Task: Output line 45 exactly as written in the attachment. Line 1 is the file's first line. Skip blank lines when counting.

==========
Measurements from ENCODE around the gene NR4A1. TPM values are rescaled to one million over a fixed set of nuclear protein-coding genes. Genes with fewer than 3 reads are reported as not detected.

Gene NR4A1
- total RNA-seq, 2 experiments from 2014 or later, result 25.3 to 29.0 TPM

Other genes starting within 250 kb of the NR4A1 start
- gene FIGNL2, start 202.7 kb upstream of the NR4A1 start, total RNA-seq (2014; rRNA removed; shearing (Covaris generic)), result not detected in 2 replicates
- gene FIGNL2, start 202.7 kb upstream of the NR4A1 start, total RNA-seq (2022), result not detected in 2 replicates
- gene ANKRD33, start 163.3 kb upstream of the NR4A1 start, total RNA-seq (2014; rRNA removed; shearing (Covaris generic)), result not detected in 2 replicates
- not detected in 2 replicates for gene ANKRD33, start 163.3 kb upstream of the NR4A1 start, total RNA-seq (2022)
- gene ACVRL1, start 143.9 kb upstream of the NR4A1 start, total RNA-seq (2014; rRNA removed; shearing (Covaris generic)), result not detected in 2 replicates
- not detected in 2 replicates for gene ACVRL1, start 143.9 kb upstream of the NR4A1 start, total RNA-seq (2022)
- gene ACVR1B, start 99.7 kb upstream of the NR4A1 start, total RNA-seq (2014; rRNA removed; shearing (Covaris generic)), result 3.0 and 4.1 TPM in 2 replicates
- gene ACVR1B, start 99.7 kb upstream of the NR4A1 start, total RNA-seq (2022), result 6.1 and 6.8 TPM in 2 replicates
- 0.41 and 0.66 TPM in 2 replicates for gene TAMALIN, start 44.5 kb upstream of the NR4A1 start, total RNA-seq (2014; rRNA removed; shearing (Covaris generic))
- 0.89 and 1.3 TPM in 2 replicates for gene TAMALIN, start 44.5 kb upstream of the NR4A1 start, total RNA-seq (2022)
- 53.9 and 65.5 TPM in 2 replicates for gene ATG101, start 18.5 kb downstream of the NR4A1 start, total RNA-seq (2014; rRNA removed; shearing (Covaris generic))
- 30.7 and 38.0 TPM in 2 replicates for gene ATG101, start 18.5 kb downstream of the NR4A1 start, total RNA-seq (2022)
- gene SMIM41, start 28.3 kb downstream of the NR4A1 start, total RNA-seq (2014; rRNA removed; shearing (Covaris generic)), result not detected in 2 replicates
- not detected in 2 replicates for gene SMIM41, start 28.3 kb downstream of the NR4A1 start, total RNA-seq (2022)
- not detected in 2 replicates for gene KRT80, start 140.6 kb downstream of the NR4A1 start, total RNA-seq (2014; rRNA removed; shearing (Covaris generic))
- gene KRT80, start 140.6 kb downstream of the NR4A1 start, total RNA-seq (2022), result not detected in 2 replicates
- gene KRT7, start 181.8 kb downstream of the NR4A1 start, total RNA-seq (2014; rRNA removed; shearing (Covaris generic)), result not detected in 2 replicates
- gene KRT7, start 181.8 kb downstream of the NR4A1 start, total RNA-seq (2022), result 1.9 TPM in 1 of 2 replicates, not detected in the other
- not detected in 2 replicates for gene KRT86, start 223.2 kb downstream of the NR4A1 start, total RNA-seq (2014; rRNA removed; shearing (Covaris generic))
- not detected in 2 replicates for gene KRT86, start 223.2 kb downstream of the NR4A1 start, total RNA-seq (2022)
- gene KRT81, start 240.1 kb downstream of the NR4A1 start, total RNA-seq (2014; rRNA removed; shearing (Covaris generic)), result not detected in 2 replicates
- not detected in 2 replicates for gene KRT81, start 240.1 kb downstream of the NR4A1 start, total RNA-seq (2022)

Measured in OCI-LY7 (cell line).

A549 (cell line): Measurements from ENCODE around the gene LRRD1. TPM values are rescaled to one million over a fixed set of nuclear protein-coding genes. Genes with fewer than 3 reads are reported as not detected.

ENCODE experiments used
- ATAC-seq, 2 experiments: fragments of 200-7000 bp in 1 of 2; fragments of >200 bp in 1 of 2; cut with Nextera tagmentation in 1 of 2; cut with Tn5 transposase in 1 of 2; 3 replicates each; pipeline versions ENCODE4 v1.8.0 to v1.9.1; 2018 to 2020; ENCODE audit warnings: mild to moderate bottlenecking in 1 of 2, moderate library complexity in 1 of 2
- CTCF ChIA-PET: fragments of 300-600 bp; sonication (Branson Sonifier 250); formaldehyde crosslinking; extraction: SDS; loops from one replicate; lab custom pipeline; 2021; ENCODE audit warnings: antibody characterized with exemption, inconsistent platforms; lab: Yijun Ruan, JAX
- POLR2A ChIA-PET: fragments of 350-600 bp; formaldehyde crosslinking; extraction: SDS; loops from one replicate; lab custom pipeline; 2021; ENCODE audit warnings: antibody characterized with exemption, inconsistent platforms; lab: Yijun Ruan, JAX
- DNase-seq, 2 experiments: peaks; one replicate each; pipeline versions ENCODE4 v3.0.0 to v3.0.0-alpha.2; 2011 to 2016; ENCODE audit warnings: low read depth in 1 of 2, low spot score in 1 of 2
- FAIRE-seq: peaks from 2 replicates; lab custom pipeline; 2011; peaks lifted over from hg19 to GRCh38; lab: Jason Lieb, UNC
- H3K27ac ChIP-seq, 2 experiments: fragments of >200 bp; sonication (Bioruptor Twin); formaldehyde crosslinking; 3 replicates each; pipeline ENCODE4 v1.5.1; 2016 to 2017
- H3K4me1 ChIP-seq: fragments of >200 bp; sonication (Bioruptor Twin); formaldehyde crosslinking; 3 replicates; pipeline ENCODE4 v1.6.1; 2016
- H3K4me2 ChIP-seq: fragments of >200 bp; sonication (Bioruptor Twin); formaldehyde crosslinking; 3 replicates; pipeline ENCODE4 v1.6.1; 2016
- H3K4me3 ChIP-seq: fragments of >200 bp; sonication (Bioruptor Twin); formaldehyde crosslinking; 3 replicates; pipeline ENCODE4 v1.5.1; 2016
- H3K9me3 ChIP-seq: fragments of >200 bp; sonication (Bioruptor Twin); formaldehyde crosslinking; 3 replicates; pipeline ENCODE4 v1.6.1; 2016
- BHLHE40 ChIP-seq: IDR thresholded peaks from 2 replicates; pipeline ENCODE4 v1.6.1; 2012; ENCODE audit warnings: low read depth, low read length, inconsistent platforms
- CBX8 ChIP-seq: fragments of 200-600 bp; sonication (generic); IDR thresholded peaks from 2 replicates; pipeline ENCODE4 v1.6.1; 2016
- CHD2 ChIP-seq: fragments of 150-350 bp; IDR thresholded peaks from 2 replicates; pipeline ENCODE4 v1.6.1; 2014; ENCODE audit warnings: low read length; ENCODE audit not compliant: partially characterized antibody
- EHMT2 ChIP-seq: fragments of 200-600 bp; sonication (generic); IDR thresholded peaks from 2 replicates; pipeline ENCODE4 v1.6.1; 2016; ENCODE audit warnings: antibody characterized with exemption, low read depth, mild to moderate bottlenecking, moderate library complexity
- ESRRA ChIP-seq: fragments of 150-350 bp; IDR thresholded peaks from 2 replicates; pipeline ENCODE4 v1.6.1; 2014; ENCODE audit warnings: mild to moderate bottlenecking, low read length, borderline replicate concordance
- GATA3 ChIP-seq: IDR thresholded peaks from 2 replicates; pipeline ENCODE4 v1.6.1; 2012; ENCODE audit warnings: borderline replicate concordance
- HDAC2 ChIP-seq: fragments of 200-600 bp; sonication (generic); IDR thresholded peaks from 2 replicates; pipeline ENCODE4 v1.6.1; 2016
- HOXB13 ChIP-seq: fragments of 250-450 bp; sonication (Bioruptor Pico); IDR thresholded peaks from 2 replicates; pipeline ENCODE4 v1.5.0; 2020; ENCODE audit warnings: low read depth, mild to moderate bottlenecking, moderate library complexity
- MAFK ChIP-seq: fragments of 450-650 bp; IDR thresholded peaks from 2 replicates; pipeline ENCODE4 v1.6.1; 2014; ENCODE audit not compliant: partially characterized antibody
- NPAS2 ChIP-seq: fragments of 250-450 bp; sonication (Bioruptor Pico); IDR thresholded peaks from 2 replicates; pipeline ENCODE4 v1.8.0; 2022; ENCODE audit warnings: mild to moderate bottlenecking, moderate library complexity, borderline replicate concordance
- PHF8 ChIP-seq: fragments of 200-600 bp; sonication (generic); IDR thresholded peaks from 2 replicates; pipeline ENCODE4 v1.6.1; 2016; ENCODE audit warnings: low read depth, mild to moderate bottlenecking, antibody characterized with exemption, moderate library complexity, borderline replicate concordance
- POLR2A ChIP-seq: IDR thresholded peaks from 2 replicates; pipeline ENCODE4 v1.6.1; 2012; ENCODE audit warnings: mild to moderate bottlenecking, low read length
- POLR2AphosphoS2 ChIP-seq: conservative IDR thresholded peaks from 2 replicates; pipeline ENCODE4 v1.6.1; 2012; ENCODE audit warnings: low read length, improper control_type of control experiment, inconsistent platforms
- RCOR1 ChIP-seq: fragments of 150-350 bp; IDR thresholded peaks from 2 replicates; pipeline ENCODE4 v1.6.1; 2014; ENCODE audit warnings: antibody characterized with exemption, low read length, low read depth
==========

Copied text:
- GATA3 ChIP-seq: IDR thresholded peaks from 2 replicates; pipeline ENCODE4 v1.6.1; 2012; ENCODE audit warnings: borderline replicate concordance